The “Big Science Saturday” allured science fans with a plethora of popular science talks, debates and games. These ranged from the hidden mathematics of sport and a potential cure for obesity to the curious science behind blasphemy and climate change. As one of Brighton Science Festival’s main events, it certainly did attract inquisitive people of all ages and from diverse backgrounds.

Of all the lectures, “why does swearing work?” was especially interesting. The brain is the most complicated object in the Universe. Amazingly, 60% of it is used to process language. While conscious, we fail to be aware of such simple actions such as limb coordination or breathing. Similarly, language is an unconscious act, affected by our emotional state. Thus language is expressive: it is a release. But is it possible that language can ease pain?

Richard Stevens began researching this idea after witnessing the startling profanities his wife cried during childbirth.  His study involved two types of individuals: those who swear rarely and those who swear excessively. The experiment was carried out on Fry’s Planet World (a five-part series in which Steven Fry explored language), with Steven Fry as the former individual, and Brian Blessed as the latter. They were asked to successively put their hands in ice-cold water for as long as they could tolerate. With one hand, Fry and Blessed were told to shout and repeat a neutral word whenever they felt pain from the coldness. While with the other hand, they could swear freely.

Fry’s neutral word “functional” helped him to keep a hand in the freezing water for only 38 seconds, whereas his use of “fuck” allowed him to withstand the cold for 1.30 minutes. His emotional attachment to the swear word enabled high levels of adrenaline to be released into his body. This made him more resistant to the pain, showing that swear words can reduce pain.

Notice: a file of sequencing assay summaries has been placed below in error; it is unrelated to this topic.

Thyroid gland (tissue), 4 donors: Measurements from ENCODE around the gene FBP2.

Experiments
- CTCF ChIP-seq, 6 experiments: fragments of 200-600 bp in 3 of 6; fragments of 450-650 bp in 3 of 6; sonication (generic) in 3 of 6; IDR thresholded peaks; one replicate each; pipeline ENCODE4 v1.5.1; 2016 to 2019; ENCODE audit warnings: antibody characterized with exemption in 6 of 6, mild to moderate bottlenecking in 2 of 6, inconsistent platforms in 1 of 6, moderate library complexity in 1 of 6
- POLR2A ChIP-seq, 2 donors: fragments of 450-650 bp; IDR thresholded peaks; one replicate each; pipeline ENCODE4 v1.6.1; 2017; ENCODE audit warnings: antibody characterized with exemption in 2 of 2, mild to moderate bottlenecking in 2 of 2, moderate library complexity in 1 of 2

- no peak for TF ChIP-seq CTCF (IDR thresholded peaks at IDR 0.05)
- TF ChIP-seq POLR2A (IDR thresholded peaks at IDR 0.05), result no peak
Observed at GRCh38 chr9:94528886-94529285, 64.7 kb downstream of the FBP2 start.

On the other hand, Blessed’s results indicated a different connection to swear words; his neutral word “wooden” resulted in a profoundly high time of 2.30 minutes in the ice bath, while, surprisingly, his use of “bollocks” gave him a lower time of 1.20 minutes. Blessed’s day-to-day use of swear words made his body less receptive to the adrenaline released: swearing did not help him resist the cold.

Stevens explained that swearing is addictive, like smoking, and can be used to habitually release adrenaline to control emotion. Swearing can thus be an effective release of aggression.

This leads us to the question: could swearing reduce violence? If we taught our children to use profanities in moments of fury would this make the world more peaceful?

The second talk that I particularly enjoyed was, “confidence from uncertainty: how to interpret climate science”, by Dr. David Stanforth from LSE. He is a climate physicist who explored the basis of certainty and uncertainty in climate change measurement. Since industrialisation in the early 19th century, the emission of carbon dioxide has exponentially increased, causing drastic climate changes such as global warming. But how confident can we be that this is the case?